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The Osor portage, which is supposed to have been much wider than it is today, has been inhabited since prehistoric times due to its strategic importance, as evidenced by numerous finds, especially near the town of Osor. In the antique era Osor was an important transit station that provided shelter for ships, which at the time sailed mainly along the coast.

It is worth noting that Osor is one of our oldest cities and the first one recorded in written history. Furthermore, the historical Amber route passed through here and connected our coast with the Baltic. The name is probably of Illyrian origin and its transformation can be traced since Greek, Roman, Byzantine and Latin records to modern day Italian and Croatian terms: Apsoros, Apsorus, Opsare, Absortium, Osero and Osor.

Some archaeologists believe ships overcame the Osor portage by sailing or being towed across the coast in the shallow water to the east of the city, and that the area was covered later. This is concluded from the composition of the city walls and the fact that Osor does not have a port except in the Bijar Bay to the northwest and the muddy shallow Jaz to the southeast where salt pans used to lay.

Very early, probably in the Roman period, to the west, in solid rock beneath the city walls, a tunnel was dug by the name Cavata (Croatian Kavuada), today Kavanela. This canal was the cause of the great ascent of Osor and later its decline.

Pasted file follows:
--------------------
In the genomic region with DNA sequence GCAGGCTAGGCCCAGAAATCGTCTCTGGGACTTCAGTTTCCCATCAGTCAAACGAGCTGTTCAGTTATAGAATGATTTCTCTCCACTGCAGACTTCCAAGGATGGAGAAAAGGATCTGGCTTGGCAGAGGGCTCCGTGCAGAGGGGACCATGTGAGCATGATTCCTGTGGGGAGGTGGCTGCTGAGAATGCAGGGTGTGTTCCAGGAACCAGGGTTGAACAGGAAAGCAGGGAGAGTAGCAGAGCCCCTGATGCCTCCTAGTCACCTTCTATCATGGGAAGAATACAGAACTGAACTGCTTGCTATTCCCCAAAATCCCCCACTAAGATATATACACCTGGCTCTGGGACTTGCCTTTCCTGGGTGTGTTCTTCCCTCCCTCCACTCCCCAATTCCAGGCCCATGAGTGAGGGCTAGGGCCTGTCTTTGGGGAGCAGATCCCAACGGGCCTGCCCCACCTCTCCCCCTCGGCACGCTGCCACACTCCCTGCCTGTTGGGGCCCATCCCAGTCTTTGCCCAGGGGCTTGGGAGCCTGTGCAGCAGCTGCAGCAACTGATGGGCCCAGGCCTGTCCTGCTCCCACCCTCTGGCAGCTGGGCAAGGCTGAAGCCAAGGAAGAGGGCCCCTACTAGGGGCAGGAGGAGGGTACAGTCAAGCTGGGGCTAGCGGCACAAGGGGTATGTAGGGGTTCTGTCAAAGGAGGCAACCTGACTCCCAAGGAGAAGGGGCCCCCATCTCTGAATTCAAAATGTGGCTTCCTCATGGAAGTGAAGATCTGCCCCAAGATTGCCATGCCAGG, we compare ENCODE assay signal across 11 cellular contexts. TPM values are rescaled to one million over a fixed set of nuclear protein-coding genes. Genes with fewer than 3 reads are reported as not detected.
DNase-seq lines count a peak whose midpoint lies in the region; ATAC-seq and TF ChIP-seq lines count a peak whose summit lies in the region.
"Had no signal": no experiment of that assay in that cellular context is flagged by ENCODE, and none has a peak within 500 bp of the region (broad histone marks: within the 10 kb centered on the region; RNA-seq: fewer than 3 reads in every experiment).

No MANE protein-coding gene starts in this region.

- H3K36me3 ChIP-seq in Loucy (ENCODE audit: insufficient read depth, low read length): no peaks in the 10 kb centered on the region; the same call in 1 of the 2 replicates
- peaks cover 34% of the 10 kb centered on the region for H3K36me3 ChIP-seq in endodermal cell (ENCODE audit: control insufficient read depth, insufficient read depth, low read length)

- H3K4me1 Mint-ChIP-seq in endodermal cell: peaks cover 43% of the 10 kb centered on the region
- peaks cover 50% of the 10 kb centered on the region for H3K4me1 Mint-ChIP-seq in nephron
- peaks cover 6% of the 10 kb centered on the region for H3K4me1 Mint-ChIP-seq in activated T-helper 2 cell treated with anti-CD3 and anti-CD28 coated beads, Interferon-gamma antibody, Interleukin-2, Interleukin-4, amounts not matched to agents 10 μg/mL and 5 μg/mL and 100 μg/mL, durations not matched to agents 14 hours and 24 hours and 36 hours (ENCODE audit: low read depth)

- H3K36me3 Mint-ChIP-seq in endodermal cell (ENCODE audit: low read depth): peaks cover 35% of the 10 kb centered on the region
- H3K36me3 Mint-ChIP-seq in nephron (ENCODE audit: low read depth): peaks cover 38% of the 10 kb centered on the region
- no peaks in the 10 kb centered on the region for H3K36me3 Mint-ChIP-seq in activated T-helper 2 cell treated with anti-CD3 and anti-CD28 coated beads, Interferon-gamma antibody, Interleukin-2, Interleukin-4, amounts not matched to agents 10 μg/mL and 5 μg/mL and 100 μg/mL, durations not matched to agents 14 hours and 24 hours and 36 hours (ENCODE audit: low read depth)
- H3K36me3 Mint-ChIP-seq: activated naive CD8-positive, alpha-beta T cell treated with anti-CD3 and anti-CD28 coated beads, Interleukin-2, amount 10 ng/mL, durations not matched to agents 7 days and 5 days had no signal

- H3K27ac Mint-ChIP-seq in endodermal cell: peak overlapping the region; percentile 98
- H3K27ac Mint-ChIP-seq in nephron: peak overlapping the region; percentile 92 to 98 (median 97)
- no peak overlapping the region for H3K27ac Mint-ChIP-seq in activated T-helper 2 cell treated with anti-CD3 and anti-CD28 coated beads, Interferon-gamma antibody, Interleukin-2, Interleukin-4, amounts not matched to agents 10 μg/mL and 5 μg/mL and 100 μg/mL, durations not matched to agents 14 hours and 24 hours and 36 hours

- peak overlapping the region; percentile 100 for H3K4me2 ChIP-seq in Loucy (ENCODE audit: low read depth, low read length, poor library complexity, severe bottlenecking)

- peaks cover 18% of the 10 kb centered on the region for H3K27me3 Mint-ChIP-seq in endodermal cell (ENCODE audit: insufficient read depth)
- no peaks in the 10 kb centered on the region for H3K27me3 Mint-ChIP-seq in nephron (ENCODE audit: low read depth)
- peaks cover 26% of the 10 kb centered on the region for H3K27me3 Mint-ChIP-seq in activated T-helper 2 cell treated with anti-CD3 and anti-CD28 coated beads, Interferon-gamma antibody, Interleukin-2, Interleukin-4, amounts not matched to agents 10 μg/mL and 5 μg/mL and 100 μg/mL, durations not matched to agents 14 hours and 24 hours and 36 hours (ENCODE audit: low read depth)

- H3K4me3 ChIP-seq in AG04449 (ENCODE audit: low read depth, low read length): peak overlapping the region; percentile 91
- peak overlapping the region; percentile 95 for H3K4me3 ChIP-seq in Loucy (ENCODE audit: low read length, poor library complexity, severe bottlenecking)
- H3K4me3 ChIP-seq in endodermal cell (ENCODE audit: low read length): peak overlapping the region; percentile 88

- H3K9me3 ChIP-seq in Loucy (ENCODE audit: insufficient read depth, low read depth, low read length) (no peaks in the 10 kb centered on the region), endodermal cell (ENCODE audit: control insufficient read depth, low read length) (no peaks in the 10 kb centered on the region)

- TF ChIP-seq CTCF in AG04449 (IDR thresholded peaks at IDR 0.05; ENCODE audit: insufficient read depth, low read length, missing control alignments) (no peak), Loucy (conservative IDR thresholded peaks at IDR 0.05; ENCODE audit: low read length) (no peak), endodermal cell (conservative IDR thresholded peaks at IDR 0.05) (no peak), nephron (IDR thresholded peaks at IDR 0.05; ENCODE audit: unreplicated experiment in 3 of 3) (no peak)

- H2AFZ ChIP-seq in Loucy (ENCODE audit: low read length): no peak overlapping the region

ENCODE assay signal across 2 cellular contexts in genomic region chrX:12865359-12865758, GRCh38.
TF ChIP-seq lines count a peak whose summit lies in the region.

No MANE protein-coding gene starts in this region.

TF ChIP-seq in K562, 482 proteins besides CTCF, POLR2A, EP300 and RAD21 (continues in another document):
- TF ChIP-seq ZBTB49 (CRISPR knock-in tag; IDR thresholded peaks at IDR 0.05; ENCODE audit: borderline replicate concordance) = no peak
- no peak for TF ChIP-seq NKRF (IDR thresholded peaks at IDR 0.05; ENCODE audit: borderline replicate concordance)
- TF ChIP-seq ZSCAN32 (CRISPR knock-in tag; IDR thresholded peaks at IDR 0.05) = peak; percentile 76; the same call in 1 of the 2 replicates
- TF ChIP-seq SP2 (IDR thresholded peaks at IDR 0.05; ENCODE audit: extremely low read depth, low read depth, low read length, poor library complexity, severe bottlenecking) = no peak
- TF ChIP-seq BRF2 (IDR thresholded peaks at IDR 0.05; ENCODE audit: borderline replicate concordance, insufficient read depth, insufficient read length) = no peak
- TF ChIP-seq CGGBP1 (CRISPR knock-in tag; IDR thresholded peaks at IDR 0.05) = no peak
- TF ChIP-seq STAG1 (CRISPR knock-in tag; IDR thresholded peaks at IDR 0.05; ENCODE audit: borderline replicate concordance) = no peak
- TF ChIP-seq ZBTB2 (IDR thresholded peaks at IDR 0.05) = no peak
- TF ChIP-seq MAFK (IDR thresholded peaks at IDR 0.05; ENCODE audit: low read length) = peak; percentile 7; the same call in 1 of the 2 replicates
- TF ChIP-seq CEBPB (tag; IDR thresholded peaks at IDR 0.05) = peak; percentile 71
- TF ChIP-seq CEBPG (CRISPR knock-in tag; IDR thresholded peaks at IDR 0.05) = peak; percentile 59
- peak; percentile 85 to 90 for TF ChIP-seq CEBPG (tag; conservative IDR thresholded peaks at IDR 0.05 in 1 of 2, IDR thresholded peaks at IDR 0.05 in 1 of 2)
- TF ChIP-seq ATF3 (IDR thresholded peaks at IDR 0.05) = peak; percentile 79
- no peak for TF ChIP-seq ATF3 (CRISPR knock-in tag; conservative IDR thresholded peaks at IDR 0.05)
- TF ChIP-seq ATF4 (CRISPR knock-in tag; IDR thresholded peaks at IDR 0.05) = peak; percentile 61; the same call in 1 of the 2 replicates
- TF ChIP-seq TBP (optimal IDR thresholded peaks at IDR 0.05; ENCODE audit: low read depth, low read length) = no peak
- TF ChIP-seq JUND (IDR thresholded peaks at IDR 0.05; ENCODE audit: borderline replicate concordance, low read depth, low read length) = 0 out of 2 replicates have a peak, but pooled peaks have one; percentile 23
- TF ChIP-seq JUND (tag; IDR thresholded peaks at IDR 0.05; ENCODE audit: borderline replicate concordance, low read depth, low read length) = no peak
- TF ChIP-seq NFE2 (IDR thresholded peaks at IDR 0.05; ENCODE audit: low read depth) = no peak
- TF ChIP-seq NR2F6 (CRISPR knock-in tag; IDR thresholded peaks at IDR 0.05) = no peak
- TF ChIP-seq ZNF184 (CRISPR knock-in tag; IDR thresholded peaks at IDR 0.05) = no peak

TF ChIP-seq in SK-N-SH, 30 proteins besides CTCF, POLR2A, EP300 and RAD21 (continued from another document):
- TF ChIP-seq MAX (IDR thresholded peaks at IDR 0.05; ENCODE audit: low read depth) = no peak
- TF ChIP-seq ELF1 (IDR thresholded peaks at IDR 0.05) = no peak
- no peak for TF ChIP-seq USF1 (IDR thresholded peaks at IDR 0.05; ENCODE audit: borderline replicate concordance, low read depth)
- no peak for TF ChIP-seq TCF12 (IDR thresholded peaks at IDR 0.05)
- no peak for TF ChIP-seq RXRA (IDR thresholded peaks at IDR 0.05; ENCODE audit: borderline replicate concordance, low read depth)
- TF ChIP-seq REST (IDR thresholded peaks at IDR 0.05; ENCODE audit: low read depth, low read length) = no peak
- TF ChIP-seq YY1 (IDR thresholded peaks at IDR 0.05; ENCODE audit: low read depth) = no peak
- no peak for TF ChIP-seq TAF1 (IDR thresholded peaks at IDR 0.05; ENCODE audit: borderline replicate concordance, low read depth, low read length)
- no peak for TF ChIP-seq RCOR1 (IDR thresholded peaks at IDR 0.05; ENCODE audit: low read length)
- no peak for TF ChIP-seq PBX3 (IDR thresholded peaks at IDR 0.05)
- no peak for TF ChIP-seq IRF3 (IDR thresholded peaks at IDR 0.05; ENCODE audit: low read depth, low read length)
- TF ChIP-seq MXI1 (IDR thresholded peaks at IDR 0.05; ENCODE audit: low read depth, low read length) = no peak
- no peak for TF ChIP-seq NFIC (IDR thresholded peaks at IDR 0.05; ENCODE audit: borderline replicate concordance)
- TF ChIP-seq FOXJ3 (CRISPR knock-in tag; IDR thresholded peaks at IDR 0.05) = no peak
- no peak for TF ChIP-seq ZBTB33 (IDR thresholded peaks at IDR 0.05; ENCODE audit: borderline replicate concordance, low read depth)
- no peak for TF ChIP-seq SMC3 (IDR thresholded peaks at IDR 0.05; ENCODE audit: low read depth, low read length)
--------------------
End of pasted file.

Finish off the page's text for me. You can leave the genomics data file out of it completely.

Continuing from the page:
Osor was first a Liburnian settlement which collaborated with Greeks. The Romans took it over 167. BC and fortified it according to the Illyrian wall line. The discovered remains from the Roman period include the remains of the main streets (kardo and dekumanus), public buildings, sewers and water supply and a necropolis across the canal, on the LoĊĦinj side. It is believed this was the most prosperous time of the city as remnants of Illirians, the new Roman-Italian population, and many emigrants from the east, mostly prominently Greeks, lived there. Even the writer Alberto Fortis wrote that the town had 20 000 inhabitants, which is probably very exaggerated, but it is possible that several thousand lived in the Roman Apsorus.

During the 5th century Osor was briefly under the rule of Ostrogoths, and with the beginning of the 6th century it was annexed to Dalmatia thus becoming a part of the Byzantine Empire. It is believed a diocese was founded in Osor around that time (530. AD on the synod in Salona). The city was raided by the Saracens in 841. and again, even worse, by the Genovese during the 14th century. In the 10th century Osor recognized the authority of Croatian rulers, in 1000. AD it came under Venetian rule, and in 1105. the Croatian-Hungarian king recognized it as a city with corresponding privileges.